C programming basics

Hello, World

The following code is just a basic Hello, World program where text is printed to screen.

#include <stdio.h>
int main(void) {
    printf("Hello, World\n");
    return 0;
}

Going line by line:

  • #include <stdio.h>– this includes a standard IO header file from your system in your program, so the printf function works. In C programs there are many standard library header files used from the system and they come with the compiler, so you don’t need to reinvent everything and you have best practices at your disposal.
  • int main(void) – each C program starts with a main() function. The intkeyword indicates that main returns a value of integer type. The voidkeyword indicates that function doesn’t take any arguments.
  • { and } – curly brackets wrap a block of code such as main function.
  • printf("Hello, World\n"); – this prints text Hello, World text and a new line on your screen when the program is compiled and run. The additional \n stands for a new line character.
  • return 0; – the main function returns a value 0.

Compiling

In order to run your Hello, World program, you need to first compile it.

To compile a C program, you need to have a compiler. In the above case, we will use agcc compiler.

gcc hello.c -o hello.o
  • gcc is a command for running a compiler
  • hello.c is a C source code file with the above code
  • -o hello.o is optional and defines a binary file that is created. If left out the output file will be automatically set by the compiler. For example, a.out.

You can then run this C program by executing

./hello.o

Which prints in the command line:

Hello, World

Arguments and return values

You can pass arguments to main():

#include <stdio.h>

int main(int argc, char **argv) {
    printf("Hello, %s\n", argv[1]);
    return 0;
}
  • int main(...) – this means that the main() function will return a value of integer type.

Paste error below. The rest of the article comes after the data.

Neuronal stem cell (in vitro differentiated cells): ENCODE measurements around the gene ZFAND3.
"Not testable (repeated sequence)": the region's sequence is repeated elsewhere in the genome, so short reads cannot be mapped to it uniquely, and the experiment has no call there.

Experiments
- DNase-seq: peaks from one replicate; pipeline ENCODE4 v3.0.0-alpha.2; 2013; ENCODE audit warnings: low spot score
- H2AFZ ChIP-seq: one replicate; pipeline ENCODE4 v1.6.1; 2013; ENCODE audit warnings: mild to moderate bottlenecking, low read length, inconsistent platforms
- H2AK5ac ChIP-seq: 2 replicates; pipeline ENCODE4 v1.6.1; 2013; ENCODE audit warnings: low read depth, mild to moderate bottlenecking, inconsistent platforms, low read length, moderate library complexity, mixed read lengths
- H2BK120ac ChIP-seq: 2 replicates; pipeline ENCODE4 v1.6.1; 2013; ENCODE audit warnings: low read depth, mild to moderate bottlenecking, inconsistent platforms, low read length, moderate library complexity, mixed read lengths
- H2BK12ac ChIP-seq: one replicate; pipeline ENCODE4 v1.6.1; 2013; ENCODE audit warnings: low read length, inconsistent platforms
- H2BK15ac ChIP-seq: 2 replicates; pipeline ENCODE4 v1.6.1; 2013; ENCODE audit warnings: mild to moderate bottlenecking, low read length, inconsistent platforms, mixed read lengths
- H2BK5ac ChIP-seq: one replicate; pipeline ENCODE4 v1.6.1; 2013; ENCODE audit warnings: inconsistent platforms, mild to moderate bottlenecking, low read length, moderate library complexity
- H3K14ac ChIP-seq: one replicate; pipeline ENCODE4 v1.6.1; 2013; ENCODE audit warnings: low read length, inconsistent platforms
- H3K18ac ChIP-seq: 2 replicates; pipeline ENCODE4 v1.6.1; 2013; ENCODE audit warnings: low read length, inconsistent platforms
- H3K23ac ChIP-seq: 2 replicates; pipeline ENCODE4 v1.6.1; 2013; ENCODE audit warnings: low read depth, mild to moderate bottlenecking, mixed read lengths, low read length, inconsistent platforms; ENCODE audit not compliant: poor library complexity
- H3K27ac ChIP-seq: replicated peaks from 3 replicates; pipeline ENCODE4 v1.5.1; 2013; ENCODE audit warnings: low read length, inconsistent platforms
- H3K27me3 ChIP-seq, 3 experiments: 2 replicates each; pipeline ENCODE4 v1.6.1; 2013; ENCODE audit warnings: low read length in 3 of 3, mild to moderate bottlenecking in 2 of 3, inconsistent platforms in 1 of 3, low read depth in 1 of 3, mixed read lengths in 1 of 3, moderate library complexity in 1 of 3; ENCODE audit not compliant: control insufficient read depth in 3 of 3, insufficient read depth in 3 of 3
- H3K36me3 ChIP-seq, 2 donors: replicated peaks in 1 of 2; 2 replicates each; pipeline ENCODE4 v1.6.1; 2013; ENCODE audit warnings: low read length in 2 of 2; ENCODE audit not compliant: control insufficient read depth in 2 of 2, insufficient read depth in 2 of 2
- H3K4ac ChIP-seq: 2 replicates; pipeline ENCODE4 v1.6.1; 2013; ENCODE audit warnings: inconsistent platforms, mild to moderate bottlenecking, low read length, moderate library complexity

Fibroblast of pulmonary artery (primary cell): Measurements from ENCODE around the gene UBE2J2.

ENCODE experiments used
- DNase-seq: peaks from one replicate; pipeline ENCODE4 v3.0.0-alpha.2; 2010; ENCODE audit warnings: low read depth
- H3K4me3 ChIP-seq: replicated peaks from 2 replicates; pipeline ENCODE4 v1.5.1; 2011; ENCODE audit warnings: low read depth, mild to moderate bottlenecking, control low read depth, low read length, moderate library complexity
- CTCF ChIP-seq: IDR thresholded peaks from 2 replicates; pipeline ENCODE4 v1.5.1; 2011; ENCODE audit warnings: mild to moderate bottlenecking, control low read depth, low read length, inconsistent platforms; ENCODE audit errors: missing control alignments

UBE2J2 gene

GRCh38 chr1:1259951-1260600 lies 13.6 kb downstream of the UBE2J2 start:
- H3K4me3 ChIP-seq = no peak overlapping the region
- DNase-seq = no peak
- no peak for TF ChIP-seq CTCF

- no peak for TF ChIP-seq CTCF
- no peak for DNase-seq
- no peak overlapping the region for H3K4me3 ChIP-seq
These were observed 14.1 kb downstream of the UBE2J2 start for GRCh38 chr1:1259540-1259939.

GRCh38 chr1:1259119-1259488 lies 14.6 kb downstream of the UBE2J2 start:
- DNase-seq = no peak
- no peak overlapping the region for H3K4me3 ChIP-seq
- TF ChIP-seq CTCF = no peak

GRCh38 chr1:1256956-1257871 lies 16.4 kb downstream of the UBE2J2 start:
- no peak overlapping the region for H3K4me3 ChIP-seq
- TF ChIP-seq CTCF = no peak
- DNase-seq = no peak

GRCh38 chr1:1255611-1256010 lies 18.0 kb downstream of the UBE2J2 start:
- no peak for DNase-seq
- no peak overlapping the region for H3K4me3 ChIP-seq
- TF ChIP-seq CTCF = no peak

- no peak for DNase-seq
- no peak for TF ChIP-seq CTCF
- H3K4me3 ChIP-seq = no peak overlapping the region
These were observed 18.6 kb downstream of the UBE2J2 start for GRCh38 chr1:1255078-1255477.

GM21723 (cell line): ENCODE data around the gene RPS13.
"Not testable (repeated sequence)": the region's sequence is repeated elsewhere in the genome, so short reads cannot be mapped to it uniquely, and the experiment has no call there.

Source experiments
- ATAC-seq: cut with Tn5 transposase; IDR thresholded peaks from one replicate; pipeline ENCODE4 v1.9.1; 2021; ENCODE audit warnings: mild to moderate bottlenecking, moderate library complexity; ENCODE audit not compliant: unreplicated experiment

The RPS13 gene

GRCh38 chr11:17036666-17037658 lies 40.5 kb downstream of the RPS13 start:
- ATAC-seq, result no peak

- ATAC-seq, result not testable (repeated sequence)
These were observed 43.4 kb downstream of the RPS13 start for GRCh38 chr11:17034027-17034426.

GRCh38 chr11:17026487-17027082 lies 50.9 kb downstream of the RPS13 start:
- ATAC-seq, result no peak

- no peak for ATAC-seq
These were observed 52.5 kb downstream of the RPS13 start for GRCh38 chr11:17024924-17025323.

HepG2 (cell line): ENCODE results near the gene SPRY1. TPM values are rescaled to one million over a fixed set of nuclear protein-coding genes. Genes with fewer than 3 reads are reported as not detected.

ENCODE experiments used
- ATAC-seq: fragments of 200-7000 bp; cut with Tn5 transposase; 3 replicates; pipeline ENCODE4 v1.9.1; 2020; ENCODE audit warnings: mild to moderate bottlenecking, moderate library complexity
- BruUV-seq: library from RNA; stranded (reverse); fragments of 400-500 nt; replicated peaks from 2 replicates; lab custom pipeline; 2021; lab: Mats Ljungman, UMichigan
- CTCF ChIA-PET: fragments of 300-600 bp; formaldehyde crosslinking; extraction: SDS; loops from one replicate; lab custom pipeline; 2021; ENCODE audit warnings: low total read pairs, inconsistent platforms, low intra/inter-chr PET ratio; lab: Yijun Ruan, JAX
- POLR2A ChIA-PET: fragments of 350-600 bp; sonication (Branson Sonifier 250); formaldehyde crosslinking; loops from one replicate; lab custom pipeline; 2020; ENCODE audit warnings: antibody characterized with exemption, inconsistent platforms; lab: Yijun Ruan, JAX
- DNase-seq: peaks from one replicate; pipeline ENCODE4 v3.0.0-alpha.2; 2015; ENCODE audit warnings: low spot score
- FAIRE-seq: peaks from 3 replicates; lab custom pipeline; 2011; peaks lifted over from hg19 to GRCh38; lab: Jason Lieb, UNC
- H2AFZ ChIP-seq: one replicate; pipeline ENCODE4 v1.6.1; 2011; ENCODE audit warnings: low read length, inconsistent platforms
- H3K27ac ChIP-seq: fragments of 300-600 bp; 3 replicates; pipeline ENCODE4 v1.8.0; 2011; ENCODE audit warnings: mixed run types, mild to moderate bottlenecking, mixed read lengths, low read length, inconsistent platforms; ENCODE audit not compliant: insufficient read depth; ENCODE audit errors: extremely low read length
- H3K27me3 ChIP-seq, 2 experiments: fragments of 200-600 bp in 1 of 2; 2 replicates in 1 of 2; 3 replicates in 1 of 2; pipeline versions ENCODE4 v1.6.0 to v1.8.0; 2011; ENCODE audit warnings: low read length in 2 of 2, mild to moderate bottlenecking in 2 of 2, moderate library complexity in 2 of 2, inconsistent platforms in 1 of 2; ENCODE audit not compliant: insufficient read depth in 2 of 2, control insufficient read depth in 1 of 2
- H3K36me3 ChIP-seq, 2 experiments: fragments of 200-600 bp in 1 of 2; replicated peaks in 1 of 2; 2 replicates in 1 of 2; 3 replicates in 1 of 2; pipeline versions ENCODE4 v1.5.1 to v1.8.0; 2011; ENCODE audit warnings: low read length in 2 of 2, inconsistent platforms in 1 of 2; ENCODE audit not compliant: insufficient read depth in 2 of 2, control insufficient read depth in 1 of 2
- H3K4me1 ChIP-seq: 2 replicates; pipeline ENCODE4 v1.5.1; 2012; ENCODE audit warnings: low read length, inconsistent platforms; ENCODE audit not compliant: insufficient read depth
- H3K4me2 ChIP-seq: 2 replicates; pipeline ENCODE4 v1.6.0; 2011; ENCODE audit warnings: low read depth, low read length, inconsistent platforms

• int argc – the first argument defines the number of arguments that will be passed the compiled program.
  • char **argv – the second argument defines an array of character strings.

Let’s compile and run the program:

gcc hello.c -o hello.o
./hello.o "PHP"

The output of the above program will be:

Hello, PHP

Code comments

In C there are two types of comments:

  • Single line comments
#include <stdio.h>

// This is a single line comment.
int main(void) {
    printf("Hello, World\n");
    return 0;
}
  • Multi-line comments

They are wrapped between /* and */:

#include <stdio.h>

/*
 * This is a multi-line comment.
 */
int main(void) {
    printf("Hello, World\n");
    return 0;
}

Function printf()

The above has already been used the printf() function.

Arrays, loops, and break

An array can be imagined as a container with a fixed number of elements, where each element is indexed from 0 incrementally:

| Array element | H | e | l | l | o || Array index | 0 | 1 | 2 | 3 | 4 |

Let’s check a code example:

#include <stdio.h>

char *strings[5];

int main() {
    int i;

    strings[0] = "H";
    strings[1] = "e";
    strings[2] = "l";
    strings[3] = "l";
    strings[4] = "o";

    for (i = 0; i < 5; i++) {
        printf("%s\n", strings[i]);
    }
}

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